Researchers from the Institute of Cancer Research in London report in Cancer Discovery that functional genetic profiling of breast cancer allows the cancer to be classified into subgroups that are different from established subtypes. Using an siRNA library targeting human protein kinases in breast tumor cell lines, the researchers confirm that ERBB2 and PIK3CA are candidate targets for breast cancer therapeutics. "We describe how functional viability profiles of breast tumor cell lines may be used to identify novel candidate therapeutic targets, as well as increasing our understanding of the fundamental dependencies that breast tumor cells carry," the researchers write. As far as we are aware, this is the first attempt to comprehensively identify genetic dependencies for a set of potentially druggable genes in breast cancer cell lines.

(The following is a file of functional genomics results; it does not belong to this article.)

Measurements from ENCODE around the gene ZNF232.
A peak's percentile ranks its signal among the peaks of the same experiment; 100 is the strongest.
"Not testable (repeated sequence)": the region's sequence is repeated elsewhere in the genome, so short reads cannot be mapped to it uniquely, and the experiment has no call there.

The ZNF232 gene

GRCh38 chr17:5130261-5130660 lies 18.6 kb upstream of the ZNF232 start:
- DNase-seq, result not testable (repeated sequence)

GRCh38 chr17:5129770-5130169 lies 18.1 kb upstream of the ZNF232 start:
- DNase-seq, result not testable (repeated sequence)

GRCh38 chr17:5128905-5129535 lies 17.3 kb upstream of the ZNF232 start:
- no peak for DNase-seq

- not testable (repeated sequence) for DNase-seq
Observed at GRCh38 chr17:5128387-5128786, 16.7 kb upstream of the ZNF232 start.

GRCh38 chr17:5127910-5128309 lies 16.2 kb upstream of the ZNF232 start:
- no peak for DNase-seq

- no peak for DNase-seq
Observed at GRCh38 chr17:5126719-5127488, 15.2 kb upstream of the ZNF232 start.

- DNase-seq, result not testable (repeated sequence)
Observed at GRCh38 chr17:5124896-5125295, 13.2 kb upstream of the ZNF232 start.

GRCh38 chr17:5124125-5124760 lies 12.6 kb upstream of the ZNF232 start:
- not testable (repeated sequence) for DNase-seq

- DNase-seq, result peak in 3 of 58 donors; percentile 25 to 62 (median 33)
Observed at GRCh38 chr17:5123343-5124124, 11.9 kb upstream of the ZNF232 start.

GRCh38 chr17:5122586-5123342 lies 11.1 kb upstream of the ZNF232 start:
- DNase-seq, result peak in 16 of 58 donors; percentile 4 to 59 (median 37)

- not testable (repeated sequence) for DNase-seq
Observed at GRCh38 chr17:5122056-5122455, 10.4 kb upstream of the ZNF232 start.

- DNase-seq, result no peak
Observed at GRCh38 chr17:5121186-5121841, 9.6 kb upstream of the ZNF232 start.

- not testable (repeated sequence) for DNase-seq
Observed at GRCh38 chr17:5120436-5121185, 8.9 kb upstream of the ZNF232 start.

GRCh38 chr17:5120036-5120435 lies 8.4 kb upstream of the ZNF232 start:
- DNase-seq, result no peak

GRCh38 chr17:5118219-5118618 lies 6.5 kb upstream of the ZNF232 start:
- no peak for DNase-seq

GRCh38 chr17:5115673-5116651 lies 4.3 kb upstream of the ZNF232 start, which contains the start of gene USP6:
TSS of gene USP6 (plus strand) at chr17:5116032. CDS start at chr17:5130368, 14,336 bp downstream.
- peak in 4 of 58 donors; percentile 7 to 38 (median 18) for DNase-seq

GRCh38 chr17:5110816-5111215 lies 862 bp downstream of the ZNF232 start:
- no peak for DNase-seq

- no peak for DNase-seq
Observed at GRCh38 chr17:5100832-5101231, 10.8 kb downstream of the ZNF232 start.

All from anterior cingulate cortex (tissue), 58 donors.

Dana-Farber Cancer Institute's William Kaelin and his colleagues found that HIF1α is the target of chromosome 14q deletion in kidney cancer. "Wild-type HIF1α suppresses renal carcinoma growth, but the products of these altered loci do not. Conversely, downregulation of HIF1α in HIF1α-proficient lines promotes tumor growth," the authors write. They add that HIF1α appears to be a kidney cancer suppressor gene.
Massachusetts General Hospital's Jeffrey Engelman and his team report in Cancer Discovery on how cancer cell lines driven by the same oncogenes respond to selective kinase inhibitors. The group reports that there was a range of cell death due to the kinase inhibitor and that "pre-treatment RNA levels of the BH3-only pro-apoptotic BIM strongly predicted the capacity of EGFR, HER2, and PI3K inhibitors to induce apoptosis in EGFR mutant, HER2 amplified, and PIK3CA mutant cancers, respectively, but BIM levels did not predict responsiveness to standard chemotherapies," it adds.